NOVEMBER 23, 2010
We'd like to congratulate the organizers of PechaKucha Night in Prague for reaching the momentous -- in PKN numerology at least -- Vol. 20! The event happens tomorrow night (November 24) at Aero Cinema, and we truly hope that it's the best one yet. Expect to see some photos from the event here within a week or so.
DECEMBER 22, 2009
PKN Prague Vol. 15
The last PechaKucha Night in Prague for 2009 was held just over a month ago (Vol. 15), and in this post we take a look at a few of the presenters, highlighted by PKN Prague organizer Jana Kostelecka, and including a few comments. The next edition (Vol. 16) is already set to happen on February 17.
Pavel Brazda: He is 83 this year, and he is just amazing! His first exhibition took place in 1990, after our Velvet Revolution, and he became one of the most innovative and progressive painters in our country.
Petr Nedoma: He is the director of the most important gallery in Prague, Rudolfinum, and he's the one who made it to the most important gallery in Prague. Five months ago, it seemed like it was going to be the end of the gallery as the management of the institution had changed and the new one arrived at the conclusion that the gallery would be better off without the old director (but without any clear reasons). Demomstrations are not so common in our country, and that's why it was quite surprising and positive to see that the professionals stood up to support their professional partner, colleague and sometimes even competition and... he is back!!!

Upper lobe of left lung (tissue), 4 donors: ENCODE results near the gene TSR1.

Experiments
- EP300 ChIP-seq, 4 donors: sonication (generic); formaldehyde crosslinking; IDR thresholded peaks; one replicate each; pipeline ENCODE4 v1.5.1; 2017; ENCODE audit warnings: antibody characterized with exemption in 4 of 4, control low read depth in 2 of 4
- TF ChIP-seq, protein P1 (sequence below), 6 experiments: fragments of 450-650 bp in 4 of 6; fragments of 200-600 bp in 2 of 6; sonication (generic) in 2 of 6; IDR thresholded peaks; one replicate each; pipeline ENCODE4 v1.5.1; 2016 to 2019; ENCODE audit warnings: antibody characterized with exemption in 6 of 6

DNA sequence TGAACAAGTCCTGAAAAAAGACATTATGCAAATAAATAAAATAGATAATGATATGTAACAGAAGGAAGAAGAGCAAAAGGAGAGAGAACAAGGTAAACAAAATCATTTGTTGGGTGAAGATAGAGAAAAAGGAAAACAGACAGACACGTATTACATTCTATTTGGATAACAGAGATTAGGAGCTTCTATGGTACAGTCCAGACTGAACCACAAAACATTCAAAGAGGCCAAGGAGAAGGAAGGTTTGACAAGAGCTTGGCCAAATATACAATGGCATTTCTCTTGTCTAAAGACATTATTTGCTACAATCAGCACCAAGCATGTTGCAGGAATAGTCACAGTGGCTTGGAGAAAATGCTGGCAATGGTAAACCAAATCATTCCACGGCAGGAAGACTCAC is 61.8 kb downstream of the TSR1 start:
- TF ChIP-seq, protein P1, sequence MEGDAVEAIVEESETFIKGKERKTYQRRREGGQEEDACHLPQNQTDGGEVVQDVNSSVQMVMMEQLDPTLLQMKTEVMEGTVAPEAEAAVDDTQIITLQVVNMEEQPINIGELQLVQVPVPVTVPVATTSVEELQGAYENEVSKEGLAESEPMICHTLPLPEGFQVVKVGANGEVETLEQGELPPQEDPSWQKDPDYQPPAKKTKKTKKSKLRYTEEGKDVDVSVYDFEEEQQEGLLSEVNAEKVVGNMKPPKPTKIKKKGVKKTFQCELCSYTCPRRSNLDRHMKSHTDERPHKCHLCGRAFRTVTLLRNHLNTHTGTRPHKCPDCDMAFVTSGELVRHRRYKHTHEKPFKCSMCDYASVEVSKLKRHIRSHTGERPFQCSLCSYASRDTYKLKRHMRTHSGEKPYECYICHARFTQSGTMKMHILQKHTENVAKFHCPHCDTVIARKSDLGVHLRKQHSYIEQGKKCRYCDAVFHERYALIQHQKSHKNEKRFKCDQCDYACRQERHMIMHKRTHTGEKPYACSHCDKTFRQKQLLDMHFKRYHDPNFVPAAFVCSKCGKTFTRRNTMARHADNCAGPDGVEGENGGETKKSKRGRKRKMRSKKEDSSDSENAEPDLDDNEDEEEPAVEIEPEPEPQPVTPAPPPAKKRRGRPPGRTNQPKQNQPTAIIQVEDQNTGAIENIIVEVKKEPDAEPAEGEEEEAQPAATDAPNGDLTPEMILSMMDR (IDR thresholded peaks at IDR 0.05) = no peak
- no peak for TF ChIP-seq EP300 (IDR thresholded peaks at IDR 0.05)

Stanislav Komarek: We were lucky to invite this scientist for the first time. He is a biologist. He lectures on the aesthetics of nature, and he was humorous.
Michaela Kukovic: She loves collages and she makes illustrated books.
Vallo Sadovsky Architects: One of the most interesting projects which was presented at the last PechaKucha Night Prague was definitely their "City Interventions." They have done it in Bratislava and they work on introducing its Prague mutation.
MAY 26, 2009
We always get very interesting reports from Prague, and the latest one, for PechaKucha Night Vol. 12, certainly follows that trend. That city's organizer Jana Kostelecka sent us the following, written by Adam Gebrian.
April 16th 2009, PechaKucha Night in Prague, volume 12, overcrowded as usual -- I would have never believed you could regularly fit more than 370 people inside a cinema with a maximum capacity of 336 (don’t tell the authorities, especially the fire-brigade control). As usual, we have seen 14 presentations, every single one very funny -- a bit too much for my own taste, but that could have been influenced by the fact that I came to see PKNP directly from a funeral of a friend. But a few questions have been omnipresent: What is more important, content or form? Could you be boring but good? Should you try to be funny, especially when the others are, and the audience is having good time? How hard is it not to please the public? Should you try to react to your colleague’s presentations which precede you? (My personal advice: No!)